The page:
As principals have increasingly become instructional leaders as the main part of their role, engaging staff in Collaborative Inquiry to inform professional development is critical. Using multiple data sources to determine gaps in student learning and well-being, and working collaboratively to develop a workable if/then statement is key to beginning a successful CI. Use of current sources of research to build capacity, and multiple opportunities to implement ideas with students, followed by collection of student evidence for analysis, should provide opportunities for next steps, and determination of the success of the strategies implemented.
Working on collaborative inquiries with my staff has given me the opportunity to participate as a co-learner, and has also helped to continue to build relational trust and working partnerships. Respectful dialogue and opportunities to challenge one another have really increased professional learning and strengthened the teaching collaborations in my building.
There is always the issue of how to engage reluctant staff members in professional development opportunities, and for myself as a leader, I see Collaborative Inquiry as an ideal opportunity to have staff give input into the project, both process and end goal. When staff have the chance to feel totally included and have some power in how the project evolves, there tends to be greater commitment and learning that takes place.
A tool that leaders can use to reflect upon the professional learning that both they and their schools are engaging is a blog. This public (depending on the settings applied) forum, is an opportunity to share the work and the learning with others. Blogs vary in level of formality, and in my opinion, should reflect the writer’s personality. When used as a reflective tool, they can be informative for both the writer, and the reader.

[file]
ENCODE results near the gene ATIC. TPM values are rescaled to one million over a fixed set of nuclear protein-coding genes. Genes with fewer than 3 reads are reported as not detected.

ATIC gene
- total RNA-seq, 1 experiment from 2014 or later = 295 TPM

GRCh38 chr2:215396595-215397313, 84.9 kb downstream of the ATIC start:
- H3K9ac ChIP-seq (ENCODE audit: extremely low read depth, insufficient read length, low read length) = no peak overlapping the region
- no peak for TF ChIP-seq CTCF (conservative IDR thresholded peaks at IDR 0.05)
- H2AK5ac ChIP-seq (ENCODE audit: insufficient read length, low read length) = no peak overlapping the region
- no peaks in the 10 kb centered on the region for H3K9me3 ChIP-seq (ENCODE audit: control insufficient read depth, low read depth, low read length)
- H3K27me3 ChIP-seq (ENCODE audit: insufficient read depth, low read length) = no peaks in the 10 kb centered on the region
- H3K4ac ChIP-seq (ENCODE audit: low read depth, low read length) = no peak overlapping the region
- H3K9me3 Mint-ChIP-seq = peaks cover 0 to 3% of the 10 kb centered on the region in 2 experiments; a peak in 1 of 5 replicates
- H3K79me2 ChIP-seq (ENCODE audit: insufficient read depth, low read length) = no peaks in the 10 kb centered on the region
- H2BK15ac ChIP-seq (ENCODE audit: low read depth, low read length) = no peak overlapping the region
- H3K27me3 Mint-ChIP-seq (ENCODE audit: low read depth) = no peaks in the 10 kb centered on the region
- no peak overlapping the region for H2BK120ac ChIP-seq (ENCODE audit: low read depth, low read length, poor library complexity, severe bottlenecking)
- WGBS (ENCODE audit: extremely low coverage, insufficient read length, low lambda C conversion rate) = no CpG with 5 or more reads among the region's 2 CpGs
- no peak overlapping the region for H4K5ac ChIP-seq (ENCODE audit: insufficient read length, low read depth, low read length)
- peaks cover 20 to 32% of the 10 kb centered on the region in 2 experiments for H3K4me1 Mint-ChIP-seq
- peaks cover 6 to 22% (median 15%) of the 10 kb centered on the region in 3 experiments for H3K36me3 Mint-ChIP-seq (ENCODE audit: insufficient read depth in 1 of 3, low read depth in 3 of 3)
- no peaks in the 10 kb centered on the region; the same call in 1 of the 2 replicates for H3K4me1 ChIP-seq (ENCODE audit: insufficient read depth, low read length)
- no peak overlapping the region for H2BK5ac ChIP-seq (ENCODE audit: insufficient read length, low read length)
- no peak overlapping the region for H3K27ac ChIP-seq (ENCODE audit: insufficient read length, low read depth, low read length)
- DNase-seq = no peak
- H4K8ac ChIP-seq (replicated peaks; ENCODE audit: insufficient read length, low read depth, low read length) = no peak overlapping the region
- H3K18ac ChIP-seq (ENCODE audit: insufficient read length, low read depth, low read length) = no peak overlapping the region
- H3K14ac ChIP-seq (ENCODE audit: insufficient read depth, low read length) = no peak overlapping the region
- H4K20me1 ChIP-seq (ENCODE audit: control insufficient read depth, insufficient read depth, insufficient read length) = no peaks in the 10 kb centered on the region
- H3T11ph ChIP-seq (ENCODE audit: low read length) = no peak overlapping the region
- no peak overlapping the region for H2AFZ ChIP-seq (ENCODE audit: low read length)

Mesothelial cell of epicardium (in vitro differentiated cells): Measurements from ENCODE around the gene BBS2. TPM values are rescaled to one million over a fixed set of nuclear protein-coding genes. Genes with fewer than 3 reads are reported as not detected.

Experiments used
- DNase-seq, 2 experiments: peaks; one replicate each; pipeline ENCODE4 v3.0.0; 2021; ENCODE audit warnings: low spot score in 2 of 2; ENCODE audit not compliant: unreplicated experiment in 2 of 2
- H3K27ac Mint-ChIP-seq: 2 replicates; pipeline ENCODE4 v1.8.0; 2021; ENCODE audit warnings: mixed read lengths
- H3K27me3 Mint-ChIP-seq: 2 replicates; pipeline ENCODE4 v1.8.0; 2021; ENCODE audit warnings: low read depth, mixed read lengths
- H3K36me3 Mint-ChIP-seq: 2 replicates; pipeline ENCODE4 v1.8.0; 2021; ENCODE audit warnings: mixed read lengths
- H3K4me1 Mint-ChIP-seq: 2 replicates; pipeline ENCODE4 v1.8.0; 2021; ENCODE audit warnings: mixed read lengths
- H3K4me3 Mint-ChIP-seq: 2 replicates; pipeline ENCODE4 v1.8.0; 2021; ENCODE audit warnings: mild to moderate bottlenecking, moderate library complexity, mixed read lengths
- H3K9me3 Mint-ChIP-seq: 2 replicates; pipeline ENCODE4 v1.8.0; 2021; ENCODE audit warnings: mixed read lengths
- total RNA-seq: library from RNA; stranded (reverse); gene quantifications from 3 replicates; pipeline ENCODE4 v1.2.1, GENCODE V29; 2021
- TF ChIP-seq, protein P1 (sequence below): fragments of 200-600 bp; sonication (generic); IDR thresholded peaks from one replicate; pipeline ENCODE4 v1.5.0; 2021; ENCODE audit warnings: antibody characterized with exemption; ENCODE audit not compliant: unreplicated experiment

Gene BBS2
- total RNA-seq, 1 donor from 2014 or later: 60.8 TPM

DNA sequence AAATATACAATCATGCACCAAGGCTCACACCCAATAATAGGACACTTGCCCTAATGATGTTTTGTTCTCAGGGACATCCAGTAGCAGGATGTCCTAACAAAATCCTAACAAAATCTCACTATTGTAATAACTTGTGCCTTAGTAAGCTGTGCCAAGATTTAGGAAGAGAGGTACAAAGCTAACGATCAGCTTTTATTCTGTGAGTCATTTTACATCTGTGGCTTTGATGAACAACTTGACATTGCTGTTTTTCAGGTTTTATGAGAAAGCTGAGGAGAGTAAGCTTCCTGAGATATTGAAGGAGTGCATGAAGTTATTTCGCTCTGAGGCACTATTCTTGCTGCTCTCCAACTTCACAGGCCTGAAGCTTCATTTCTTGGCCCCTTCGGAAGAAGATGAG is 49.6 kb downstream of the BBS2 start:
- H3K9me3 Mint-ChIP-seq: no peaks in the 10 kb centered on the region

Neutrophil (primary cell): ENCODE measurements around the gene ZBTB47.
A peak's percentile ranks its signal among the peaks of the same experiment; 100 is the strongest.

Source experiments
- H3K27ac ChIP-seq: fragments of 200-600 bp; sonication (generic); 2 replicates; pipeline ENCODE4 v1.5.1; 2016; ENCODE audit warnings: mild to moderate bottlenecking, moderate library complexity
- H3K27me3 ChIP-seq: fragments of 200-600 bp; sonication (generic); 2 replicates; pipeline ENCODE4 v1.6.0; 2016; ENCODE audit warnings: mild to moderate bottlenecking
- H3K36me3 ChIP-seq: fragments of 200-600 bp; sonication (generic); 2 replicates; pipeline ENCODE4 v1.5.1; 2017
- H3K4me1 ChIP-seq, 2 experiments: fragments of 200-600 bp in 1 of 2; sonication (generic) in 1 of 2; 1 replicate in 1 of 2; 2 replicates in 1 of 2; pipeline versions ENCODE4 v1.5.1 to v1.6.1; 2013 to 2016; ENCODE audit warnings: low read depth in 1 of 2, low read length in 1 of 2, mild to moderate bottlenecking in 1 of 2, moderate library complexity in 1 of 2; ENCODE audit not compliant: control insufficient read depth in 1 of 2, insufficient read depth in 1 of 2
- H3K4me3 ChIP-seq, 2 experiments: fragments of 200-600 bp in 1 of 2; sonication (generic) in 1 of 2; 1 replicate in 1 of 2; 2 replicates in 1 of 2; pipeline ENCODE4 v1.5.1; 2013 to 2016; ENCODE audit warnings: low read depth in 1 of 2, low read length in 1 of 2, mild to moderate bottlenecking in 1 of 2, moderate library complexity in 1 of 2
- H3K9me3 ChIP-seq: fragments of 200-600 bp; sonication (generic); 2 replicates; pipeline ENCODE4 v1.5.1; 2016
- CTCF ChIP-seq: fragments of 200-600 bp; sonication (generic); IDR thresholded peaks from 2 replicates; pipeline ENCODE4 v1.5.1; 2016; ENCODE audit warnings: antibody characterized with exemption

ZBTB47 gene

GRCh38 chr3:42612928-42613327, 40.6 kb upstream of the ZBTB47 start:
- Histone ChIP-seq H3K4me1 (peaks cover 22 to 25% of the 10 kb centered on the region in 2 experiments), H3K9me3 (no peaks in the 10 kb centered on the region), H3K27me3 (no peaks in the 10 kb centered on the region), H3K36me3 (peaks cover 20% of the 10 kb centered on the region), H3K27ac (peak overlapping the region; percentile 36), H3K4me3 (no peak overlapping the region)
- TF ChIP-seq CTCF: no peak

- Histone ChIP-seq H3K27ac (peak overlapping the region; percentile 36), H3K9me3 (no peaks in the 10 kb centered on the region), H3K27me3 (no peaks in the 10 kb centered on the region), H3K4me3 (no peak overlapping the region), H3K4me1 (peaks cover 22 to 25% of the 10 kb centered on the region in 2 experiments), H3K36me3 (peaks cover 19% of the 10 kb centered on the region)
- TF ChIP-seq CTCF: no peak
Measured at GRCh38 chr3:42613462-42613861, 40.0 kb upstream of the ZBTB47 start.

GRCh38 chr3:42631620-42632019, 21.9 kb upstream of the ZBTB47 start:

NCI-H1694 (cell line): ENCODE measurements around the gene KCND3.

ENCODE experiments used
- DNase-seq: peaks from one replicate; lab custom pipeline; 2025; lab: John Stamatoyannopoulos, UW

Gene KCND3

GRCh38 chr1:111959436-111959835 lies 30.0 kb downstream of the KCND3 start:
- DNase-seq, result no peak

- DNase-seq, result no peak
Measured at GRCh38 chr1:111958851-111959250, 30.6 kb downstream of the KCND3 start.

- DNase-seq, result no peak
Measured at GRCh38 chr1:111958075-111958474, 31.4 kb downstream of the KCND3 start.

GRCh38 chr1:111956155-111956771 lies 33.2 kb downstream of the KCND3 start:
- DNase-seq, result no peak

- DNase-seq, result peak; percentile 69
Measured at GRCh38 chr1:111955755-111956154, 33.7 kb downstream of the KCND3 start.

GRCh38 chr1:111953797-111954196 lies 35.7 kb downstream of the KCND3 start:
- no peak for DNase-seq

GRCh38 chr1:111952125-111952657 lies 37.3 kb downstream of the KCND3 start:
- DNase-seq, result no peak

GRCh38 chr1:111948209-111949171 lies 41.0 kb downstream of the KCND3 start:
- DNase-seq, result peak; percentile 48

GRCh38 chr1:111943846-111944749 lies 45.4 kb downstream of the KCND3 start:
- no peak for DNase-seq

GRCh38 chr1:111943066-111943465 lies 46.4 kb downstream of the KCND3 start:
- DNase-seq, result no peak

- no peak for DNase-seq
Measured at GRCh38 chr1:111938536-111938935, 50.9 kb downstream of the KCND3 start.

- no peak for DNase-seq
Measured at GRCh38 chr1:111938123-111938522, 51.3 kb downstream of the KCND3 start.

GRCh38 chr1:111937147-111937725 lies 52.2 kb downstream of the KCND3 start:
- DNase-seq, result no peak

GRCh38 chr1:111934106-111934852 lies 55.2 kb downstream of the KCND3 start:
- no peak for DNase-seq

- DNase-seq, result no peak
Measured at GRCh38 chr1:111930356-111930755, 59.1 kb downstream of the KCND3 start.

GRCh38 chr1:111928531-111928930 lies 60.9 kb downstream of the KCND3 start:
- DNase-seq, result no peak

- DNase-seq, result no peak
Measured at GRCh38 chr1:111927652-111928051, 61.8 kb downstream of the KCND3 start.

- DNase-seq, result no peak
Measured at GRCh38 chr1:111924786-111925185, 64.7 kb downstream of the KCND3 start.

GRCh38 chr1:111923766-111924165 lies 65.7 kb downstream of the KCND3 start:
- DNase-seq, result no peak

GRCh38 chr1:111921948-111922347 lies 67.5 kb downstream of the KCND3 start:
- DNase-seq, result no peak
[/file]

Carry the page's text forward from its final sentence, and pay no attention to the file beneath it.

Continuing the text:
A blog is a good way to showcase the work that leaders are doing in their schools, as well as personal professional learning. I enjoy to write and reflect, and although I have generally done it for professional purposes in a private notebook, I am beginning to consider my blog a better place to engage in reflection. My blog also serves as digital portfolio for me, and I have included links, as well as my philosophy of education. In the links I have included my LinkedIn page, where readers can find out more about my professional experience, and my education. It continues to be a work in progress, and also links to my other life–my yoga. Given that I have done work combining yoga, mindfulness and education, I think it’s a great option to marry the two professionally.
While digital portfolios have not become common in my board, it is the way the world is moving. I have looked at digital portfolios of design professionals, and have gotten some great ideas. I also have looked at business professional portfolios online, where I have found some other great ideas. I have found that professionals in those areas are often more versed in these modalities, and are a great resource for educational professionals.
Using a digital portfolio to showcase yourself is an effective way to generate interest in any projects or ongoing work in which you are engaged, and once set up is an easily updated and maintained forum. Moving forward, it is my intention to continue to update my blog as my digital portfolio, including visuals and writing about work that I am doing–myself and with my staff. I see my blog/digital portfolio as continually evolving, and I am asking friends in fields outside of education for feedback, as well as colleagues so that I can make it the most comprehensive possible.